Group Asks Bahrain To Protect Peaceful Protesters From Torture


Amnesty International has urged the Bahraini authorities to ensure the safety of people participating in peaceful protests and of all detainees after one demonstrator described how police tortured him and his friend repeatedly late last week.

‘Abdallah Salman Mohammad Hassan told Amnesty International that he and a friend endured torture and other ill-treatment during hours of detention and interrogation after police arrested them in Manama, Bahrain’s capital, on Friday.

The pair were punched and beaten with sticks by police who questioned them about their role in the protests before releasing them without charge on Saturday evening.

“The Bahrain authorities must respect the rights of people to participate in peaceful protests  and to exercise their right to freedom of expression without fear of retaliation, arbitrary arrest, detention or torture,” said Malcolm Smart, Amnesty International’s director for the Middle East and North Africa.

“They must also investigate the alleged torture and other ill-treatment of ‘Abdallah Salman Mohammad Hassan and his friend and hold those found responsible to account.”


‘Abdallah Salman Mohammad Hassan told Amnesty International that he and his friend were stopped in their car at a checkpoint near Manama’s Pearl Roundabout.

The police searched the vehicle and found a Bahraini flag with the words “We are staying in the Martyrs (Pearl) Roundabout until our demands are met” written on it.

The pair were beaten and taken to a police station in the district of al-Na’im where they were again assaulted.

‘Abdallah Salman Mohammad Hassan was also blindfolded and beaten with a wooden stick after being taken to another police station in the district of al-Gadhaibiya.

He said: “They tied my hands behind my back and then put me on a chair; I was standing on the chair. Then they put my arms behind the door from the top and pushed the chair away. I was left suspended: my body on one side of the door and my arms on the other side. It was very painful.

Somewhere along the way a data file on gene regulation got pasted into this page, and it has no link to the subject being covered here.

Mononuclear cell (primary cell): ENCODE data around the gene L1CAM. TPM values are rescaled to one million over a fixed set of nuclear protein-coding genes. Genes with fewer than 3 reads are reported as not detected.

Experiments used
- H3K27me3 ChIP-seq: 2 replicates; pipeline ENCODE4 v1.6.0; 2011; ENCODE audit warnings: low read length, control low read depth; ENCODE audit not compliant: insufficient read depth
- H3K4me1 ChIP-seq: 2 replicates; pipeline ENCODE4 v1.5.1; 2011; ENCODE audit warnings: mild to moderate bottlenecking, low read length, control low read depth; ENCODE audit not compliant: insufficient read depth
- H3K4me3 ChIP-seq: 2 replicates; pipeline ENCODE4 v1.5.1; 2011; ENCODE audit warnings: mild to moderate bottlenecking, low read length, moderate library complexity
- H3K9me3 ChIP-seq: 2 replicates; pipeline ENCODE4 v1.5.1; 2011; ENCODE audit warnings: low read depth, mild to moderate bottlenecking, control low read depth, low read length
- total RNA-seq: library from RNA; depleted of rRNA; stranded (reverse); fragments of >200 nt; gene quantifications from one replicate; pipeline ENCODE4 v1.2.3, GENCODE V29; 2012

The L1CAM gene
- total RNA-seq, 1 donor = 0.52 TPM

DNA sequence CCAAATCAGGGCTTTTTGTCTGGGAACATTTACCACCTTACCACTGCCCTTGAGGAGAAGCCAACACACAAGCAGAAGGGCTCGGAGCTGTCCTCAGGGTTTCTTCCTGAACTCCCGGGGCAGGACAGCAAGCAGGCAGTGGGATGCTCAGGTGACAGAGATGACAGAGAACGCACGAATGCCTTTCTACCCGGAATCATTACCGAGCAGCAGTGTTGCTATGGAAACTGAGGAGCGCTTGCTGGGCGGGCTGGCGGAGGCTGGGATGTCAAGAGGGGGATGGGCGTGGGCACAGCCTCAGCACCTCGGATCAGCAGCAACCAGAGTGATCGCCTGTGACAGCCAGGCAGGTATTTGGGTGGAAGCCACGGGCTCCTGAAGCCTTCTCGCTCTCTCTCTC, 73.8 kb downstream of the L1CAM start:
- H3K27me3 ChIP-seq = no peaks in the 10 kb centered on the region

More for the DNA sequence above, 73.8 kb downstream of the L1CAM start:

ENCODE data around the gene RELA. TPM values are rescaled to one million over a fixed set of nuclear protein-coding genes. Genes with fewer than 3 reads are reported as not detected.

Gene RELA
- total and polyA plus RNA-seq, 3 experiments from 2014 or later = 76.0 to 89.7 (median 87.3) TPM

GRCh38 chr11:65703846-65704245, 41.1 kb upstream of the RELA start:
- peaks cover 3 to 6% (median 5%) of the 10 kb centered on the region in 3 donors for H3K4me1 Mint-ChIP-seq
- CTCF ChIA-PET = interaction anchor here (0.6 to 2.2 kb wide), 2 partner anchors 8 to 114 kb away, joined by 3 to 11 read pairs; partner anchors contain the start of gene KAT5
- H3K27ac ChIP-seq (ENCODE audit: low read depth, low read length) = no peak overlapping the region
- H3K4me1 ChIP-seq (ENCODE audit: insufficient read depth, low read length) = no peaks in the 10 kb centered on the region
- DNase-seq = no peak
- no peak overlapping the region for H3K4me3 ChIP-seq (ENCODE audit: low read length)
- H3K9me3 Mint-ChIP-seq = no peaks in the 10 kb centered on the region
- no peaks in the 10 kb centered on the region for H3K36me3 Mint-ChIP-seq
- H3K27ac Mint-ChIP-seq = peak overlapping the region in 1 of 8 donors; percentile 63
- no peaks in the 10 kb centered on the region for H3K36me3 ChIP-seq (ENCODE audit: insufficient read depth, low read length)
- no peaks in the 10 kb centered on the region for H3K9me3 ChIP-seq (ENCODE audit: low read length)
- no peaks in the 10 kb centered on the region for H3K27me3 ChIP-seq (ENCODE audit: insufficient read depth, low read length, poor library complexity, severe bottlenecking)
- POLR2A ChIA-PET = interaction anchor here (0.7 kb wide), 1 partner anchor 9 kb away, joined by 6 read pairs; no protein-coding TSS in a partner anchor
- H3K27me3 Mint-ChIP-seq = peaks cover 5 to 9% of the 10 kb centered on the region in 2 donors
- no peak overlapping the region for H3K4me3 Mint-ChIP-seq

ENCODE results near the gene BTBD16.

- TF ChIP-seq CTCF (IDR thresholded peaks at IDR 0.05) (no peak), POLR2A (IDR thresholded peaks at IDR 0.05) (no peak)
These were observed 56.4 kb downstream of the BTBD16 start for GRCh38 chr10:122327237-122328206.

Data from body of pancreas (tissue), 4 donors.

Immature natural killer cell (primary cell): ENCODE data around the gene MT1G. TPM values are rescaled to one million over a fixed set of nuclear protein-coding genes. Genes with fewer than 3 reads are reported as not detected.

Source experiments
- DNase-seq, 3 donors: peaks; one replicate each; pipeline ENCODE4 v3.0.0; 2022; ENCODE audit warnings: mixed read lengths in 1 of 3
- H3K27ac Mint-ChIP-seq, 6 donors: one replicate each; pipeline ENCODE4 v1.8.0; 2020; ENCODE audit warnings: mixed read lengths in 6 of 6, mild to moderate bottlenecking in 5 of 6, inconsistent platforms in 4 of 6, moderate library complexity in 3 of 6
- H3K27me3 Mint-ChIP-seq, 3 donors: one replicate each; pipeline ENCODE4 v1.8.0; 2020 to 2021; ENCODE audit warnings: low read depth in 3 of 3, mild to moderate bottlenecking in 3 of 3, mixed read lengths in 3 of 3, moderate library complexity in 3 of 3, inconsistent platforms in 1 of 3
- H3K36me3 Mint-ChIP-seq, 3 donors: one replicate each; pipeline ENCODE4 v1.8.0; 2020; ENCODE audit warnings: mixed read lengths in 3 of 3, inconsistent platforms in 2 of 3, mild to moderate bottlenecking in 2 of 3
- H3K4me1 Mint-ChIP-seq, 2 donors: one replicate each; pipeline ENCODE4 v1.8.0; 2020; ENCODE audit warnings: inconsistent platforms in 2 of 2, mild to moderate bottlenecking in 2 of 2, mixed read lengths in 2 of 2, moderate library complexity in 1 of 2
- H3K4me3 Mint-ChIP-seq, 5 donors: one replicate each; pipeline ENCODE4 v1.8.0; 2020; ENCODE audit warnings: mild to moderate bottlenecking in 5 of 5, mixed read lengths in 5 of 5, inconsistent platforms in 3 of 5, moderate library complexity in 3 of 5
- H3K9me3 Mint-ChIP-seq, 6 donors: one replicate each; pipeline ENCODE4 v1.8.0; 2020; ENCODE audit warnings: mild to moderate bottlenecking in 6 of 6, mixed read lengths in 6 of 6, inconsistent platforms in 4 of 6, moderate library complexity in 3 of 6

“I asked for water and they didn’t give it to me. I wanted to pray and they refused. I didn’t sleep. I was left suspended on the door for a few hours.”

‘Abdallah Salman Mohammad Hassan was interrogated about the protests and held for 30 hours before being released.

He went to al-Salmaniaya hospital for X-rays and his right arm was put in plaster. He said his friend was released earlier than him but did not give any details.

The unrest in Bahrain started with a “Day of Rage”, organized on Facebook and Twitter, on 14 February and apparently inspired by popular protests  in Egypt and Tunisia.

At least seven people were killed and scores, possibly hundreds, of people have been  wounded in the past week by security forces who excessive used force against protestors before they were largely withdrawn on Saturday.

Amnesty International last week condemned the heavy-handed tactics used by Bahrain’s security forces.

The King of Bahrain on Monday issued an order to free political prisoners and other detainees. Those released may include 23 opposition political activists, who have been detained since their arrest in August-September 2010 and who are featured in the report.

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